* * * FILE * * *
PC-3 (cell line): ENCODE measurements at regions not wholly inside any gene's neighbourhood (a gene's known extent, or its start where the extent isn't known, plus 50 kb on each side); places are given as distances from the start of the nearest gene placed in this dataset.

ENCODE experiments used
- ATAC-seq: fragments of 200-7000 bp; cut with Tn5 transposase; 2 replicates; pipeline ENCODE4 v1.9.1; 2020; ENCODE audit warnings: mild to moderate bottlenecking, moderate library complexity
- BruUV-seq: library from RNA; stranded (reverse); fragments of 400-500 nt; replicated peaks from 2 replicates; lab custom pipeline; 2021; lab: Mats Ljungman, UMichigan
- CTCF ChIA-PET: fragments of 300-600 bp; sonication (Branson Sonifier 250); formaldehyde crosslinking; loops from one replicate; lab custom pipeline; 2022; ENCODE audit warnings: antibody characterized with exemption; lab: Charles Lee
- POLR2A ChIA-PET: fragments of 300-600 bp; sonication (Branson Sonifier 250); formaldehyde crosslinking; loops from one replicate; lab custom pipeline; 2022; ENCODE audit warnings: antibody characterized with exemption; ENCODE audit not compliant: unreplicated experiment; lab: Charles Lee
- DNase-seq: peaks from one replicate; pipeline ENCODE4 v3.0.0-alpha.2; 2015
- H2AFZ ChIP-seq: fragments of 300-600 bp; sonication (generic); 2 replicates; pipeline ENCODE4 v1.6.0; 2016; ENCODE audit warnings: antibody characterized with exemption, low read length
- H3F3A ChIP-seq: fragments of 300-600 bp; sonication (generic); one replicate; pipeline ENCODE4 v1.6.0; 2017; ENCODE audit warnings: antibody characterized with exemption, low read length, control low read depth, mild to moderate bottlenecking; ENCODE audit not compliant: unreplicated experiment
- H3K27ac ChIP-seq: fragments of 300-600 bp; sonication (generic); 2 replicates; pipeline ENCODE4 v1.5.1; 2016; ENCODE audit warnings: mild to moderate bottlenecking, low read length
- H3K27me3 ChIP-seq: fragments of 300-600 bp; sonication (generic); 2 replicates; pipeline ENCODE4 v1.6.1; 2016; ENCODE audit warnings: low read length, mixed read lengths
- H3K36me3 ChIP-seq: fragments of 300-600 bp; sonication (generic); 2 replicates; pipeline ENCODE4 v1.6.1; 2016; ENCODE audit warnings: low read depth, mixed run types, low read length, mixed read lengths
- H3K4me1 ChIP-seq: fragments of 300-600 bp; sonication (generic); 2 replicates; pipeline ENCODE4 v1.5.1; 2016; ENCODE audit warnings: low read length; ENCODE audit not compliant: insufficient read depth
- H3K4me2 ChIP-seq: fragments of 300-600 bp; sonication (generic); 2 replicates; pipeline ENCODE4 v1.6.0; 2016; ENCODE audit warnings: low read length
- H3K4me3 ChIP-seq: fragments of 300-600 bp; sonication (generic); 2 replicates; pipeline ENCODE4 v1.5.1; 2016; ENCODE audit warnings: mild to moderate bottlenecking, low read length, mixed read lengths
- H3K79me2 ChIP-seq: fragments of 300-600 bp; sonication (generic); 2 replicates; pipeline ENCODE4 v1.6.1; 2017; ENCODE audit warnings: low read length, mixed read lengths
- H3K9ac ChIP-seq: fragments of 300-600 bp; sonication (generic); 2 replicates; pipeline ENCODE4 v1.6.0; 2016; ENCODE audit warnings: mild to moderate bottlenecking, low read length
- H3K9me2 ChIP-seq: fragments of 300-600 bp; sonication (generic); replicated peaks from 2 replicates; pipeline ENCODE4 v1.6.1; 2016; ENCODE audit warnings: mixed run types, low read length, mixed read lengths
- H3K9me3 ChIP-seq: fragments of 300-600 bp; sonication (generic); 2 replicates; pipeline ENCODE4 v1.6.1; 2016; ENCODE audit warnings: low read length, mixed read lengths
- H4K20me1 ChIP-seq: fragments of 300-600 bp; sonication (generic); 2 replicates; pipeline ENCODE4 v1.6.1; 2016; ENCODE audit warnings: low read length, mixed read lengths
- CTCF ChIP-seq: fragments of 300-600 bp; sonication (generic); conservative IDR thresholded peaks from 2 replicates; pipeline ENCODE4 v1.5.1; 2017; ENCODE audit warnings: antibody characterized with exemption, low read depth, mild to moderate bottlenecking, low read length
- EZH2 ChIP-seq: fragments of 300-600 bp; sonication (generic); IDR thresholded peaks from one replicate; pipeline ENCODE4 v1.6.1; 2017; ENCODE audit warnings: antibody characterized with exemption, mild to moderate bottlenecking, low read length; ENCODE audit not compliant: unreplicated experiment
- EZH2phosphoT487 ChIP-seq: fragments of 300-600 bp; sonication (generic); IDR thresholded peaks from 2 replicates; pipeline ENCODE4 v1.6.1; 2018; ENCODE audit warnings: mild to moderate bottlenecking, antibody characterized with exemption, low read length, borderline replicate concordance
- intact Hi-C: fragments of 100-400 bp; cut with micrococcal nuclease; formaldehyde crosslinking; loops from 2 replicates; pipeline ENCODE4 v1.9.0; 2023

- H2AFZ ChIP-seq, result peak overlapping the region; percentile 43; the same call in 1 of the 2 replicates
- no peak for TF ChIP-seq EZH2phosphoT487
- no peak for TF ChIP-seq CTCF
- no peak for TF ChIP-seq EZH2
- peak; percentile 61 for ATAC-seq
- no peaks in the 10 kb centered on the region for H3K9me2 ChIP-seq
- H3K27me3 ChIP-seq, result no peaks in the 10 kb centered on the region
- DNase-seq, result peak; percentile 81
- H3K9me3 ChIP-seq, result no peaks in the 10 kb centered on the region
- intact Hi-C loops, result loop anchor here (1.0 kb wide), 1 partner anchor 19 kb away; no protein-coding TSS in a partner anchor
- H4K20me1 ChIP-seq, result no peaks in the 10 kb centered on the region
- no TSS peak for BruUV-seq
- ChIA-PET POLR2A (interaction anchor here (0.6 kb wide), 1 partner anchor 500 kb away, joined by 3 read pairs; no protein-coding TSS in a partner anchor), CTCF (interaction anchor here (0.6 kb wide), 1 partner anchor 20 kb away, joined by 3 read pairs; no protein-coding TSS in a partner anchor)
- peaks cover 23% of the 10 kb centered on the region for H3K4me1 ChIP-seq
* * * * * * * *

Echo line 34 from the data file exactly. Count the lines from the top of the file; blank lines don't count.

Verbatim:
- intact Hi-C loops, result loop anchor here (1.0 kb wide), 1 partner anchor 19 kb away; no protein-coding TSS in a partner anchor